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    ABSTRACT: Hypertensive target organ damage, especially cardiac hypertrophy with heart failure and arrhythmia, is a major source of morbidity and mortality. Angiotensin II, a major mediator of hypertension and cardiac damage, has proinflammatory properties. Inflammation and activation of the immune system play a pivotal role in pathogenesis of hypertensive target organ damage. However, the role of immunosuppressive CD4+CD25+ regulatory T (Treg) cells in the pathogenesis of hypertensive target organ damage is unexplored. We conducted adoptive transfer of Treg cells into angiotensin II-infused hypertensive mice. Treg cell recipients exhibited improved cardiac hypertrophy and less cardiac fibrosis despite sustained hypertension. Amelioration of cardiac morphology was accompanied by an improvement in arrhythmogenic electric remodeling, indicating the functional significance of the enhanced cardiac morphology. Delocalization of the connexin 43 gap junction protein is one of the major pathomechanisms in electric remodeling. Pronounced connexin 43 immunoreactivity was found at the lateral borders of cardiomyocytes in angiotensin II-treated mice. In contrast, connexin 43 was restricted to the intercalated disk regions in sham controls. Surprisingly, angiotensin II+Treg-treated mice showed normal connexin 43 gap junction protein localization. Adoptive Treg cell transfer resulted in a marked reduction in cardiac CD4+, CD8+, and CD69+ cell and macrophage infiltration. Immunosuppressive effects of transferred Treg cells ameliorated cardiac damage and accounted for the improved electric remodeling independently of blood pressure-lowering effects. Our results provide new insights into the pathogenesis of hypertensive cardiac damage and could therefore lead to new therapeutic approaches that involve manipulation of the immune system.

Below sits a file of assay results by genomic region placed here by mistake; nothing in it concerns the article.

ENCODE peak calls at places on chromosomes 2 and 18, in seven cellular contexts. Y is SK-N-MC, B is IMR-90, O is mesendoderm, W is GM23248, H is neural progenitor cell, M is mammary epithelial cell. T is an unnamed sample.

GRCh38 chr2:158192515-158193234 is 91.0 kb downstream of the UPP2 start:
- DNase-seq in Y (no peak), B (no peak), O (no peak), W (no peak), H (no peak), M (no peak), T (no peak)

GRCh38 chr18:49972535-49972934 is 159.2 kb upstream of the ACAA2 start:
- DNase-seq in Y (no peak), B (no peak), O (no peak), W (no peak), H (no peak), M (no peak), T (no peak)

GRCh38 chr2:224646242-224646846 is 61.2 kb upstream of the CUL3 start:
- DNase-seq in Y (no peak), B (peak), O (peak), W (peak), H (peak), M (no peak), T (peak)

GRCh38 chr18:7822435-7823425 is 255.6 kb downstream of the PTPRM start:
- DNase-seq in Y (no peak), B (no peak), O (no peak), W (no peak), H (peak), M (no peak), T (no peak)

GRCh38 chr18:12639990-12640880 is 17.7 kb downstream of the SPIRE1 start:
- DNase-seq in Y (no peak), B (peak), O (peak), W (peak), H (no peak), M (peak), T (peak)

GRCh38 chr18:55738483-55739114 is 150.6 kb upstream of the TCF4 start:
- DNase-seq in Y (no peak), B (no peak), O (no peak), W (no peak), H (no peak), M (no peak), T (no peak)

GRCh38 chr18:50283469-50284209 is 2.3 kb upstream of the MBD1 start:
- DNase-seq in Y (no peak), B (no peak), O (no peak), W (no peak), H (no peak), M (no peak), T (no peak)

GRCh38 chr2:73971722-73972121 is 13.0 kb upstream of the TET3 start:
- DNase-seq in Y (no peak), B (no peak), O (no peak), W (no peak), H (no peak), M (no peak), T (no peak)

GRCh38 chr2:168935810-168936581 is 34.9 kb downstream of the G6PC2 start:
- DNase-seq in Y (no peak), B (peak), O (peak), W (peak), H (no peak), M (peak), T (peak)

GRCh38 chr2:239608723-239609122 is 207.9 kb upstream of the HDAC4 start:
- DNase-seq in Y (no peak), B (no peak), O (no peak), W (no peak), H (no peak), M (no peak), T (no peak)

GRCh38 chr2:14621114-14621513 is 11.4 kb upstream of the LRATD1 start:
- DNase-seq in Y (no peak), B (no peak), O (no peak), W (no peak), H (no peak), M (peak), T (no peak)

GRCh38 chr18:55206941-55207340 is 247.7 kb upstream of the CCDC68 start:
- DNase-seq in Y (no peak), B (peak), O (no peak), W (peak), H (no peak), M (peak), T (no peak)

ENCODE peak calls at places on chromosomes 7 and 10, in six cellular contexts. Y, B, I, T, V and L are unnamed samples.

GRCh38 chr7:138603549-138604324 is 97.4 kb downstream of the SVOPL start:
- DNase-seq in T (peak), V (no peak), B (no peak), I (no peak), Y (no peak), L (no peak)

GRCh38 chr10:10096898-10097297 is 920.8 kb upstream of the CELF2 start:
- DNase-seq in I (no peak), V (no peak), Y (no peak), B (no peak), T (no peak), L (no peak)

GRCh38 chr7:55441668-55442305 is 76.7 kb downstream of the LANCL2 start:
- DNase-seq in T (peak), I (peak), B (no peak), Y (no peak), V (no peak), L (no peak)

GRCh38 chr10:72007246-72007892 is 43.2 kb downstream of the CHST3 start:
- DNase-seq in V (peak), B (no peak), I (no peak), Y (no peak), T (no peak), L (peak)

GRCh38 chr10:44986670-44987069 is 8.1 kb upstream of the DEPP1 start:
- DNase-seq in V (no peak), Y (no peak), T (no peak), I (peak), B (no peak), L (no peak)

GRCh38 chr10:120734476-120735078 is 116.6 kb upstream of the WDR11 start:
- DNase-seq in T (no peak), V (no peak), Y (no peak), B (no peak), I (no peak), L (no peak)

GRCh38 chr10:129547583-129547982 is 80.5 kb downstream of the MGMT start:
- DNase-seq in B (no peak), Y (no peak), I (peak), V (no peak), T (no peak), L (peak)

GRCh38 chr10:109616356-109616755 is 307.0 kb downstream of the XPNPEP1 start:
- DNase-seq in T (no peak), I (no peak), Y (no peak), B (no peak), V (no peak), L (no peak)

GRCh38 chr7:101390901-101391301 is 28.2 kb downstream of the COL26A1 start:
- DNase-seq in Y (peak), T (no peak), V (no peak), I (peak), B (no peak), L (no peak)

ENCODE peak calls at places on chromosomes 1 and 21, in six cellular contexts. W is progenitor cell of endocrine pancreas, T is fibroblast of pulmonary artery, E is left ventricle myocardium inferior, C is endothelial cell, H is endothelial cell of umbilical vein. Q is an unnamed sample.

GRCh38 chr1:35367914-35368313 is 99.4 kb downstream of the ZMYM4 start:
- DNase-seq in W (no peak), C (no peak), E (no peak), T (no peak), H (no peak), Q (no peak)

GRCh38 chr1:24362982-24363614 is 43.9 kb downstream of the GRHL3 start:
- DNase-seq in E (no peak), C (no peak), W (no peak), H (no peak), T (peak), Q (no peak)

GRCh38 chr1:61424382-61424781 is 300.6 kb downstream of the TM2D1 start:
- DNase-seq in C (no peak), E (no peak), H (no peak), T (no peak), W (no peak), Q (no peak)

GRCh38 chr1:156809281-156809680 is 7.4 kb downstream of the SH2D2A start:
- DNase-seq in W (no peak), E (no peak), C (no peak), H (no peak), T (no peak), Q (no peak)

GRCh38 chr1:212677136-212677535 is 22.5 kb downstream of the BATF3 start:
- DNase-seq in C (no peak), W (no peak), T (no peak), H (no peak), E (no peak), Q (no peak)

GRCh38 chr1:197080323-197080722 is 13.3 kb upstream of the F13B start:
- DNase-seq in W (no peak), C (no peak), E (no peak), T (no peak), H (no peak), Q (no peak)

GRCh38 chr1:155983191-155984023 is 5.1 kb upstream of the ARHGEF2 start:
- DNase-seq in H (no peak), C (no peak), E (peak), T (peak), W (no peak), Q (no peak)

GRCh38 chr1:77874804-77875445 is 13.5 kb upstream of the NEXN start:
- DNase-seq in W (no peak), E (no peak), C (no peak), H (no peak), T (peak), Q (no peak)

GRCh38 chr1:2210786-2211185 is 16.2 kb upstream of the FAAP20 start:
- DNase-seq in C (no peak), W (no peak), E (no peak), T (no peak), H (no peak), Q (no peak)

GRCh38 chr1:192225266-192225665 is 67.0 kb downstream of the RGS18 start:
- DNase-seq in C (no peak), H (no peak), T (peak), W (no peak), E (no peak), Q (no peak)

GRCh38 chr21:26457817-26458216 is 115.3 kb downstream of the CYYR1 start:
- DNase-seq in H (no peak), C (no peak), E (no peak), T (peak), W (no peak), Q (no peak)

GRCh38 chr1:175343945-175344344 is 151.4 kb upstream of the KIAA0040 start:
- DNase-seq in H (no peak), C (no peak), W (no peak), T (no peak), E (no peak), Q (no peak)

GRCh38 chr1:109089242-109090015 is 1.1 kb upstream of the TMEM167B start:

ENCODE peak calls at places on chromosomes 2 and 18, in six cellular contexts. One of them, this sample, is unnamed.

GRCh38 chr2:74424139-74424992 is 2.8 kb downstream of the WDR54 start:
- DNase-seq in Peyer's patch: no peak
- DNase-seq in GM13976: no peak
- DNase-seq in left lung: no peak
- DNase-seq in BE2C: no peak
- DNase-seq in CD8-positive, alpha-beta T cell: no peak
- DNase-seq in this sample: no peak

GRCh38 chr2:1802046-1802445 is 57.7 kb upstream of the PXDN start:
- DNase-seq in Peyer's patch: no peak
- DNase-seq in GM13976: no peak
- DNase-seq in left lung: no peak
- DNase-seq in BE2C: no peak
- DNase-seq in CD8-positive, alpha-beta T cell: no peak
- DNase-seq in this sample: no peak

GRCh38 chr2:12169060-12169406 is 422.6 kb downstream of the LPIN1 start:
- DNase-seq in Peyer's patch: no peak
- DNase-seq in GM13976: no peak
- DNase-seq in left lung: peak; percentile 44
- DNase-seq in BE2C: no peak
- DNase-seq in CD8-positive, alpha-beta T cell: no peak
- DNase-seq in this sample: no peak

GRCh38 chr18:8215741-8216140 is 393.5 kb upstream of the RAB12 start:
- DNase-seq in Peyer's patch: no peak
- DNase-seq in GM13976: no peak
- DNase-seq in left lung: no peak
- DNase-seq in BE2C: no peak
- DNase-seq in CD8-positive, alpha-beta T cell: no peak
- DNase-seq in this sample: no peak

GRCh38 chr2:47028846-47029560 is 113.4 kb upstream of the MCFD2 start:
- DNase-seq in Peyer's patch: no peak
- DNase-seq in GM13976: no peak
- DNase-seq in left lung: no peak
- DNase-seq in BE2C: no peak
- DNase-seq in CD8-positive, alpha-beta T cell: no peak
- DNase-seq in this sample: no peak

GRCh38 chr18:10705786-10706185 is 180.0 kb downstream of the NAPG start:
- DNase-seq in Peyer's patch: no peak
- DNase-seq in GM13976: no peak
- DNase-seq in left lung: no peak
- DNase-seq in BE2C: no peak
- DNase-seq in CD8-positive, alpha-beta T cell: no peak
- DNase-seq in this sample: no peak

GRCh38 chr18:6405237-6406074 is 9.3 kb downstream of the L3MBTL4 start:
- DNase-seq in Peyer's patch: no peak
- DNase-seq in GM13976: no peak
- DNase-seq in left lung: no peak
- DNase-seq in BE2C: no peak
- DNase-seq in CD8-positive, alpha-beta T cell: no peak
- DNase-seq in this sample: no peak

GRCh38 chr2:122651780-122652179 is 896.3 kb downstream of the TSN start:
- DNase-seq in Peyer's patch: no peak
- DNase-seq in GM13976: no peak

Preview · Article · Jul 2009 · Circulation

Publication Stats

2k Citations
331.12 Total Impact Points

Institutions

  • 2014-2015
    • Technische Universität Dresden
      Dresden, Saxony, Germany
  • 2012-2015
    • Yale University
      New Haven, Connecticut, United States
    • Yale-New Haven Hospital
      New Haven, Connecticut, United States
  • 2013-2014
    • Harvard University
      Cambridge, Massachusetts, United States
    • Broad Institute of MIT and Harvard
      Cambridge, Massachusetts, United States
  • 2006-2009
    • Max-Delbrück-Centrum für Molekulare Medizin
      Berlín, Berlin, Germany